Published on October 18th, 2011 | by Rahel Bailie3
Defining Content in the Age of Technology
If I were to define content through a formula, the technopower would look something like this (and thanks to Joe Gollner for his help in articulating this):
Why I say that is because of a concept borrowed from the financial industry called asset amplification. In the context of financial markets, asset amplification describes how changes of wealth in financial markets causes amplification because of follow-on consequences. (Thanks to the Journal of Financial Economics article by Wei Xiong explaining how this works.) Similarly, the power of copy can be amplified if it is placed into a robust technology framework. Once copy is placed inside of a framework, it becomes the content of that framework. Like coffee is the “content” of a cup, copy is the content within a technology framework. And like a super-hero with the appropriate gear, copy, with the appropriate framework, gets super-powers, too.
The super-power of content is the potential for follow-on consequences of copy because of the underlying technopower is what turns copy into content. Thinking back a few years, communications coordinators who organized events would type out the event details: event name, start and time, place, cost, and so on, and then spend hours copying and pasting the event into sites that would allow them to paste it into a provided text box or, even more time-consuming, complete a set of form fields that the coordinators had to fill out individually. Today, we use content feeds which allow events to be amplified with no manual intervention. This is done through the technopower of the underlying technology framework.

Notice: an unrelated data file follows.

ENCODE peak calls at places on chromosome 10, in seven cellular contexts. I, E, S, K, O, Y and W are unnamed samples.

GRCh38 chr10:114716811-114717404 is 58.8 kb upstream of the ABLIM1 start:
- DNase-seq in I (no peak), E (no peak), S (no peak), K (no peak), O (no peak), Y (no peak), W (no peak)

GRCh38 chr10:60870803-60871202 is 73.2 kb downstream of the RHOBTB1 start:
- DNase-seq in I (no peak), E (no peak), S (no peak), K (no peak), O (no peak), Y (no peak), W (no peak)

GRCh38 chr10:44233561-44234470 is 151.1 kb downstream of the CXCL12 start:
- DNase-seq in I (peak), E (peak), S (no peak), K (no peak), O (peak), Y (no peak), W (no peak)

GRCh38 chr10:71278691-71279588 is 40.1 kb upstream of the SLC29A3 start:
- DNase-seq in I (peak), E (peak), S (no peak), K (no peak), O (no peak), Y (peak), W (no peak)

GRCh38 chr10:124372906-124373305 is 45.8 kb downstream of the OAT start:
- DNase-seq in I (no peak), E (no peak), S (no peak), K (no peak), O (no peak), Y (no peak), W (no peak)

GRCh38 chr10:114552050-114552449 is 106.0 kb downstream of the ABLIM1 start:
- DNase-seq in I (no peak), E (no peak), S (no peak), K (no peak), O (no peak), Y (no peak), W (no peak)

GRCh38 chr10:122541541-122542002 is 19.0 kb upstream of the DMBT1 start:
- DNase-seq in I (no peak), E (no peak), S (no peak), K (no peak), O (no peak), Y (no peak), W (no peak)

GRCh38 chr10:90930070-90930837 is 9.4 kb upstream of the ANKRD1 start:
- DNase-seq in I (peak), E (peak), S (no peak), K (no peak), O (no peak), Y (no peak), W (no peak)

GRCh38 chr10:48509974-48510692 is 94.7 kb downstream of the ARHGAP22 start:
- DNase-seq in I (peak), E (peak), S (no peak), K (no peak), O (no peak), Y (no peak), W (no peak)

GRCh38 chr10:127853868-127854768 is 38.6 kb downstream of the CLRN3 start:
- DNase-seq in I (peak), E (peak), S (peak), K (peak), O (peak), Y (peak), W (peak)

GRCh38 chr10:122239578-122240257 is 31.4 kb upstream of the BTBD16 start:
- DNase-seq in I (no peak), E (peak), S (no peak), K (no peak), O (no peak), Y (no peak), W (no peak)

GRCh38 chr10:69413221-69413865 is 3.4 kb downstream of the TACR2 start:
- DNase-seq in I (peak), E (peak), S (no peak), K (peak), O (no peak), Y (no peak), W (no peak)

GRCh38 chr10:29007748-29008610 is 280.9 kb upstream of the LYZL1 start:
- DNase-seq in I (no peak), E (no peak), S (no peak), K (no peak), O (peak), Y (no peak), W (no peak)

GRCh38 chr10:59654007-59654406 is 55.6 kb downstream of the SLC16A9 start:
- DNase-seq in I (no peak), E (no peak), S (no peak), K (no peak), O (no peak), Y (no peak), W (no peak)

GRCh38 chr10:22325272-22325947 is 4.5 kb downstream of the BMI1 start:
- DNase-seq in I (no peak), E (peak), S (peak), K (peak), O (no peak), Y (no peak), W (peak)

As we get away from brochureware to robust interactivity, the need for rich semantic content grows. Again, copy, multiplied by technopower, makes content which can be processed by other systems. The event example was a simple one, but there are increasing levels of complexity, from “simple” publishing to the kind of interactivity and outputs that allow for successive complex transformations of content. We are all familiar with how content gets syndicated, but what may be a surprise is how much content is manipulated and transformed within a system. Each transformation provides the potential for additional amplification, and eventually provides a much richer user experience for the content consumer.
In the end, content may be nothing without copy; however, in a post-paper world, copy is nothing without content.
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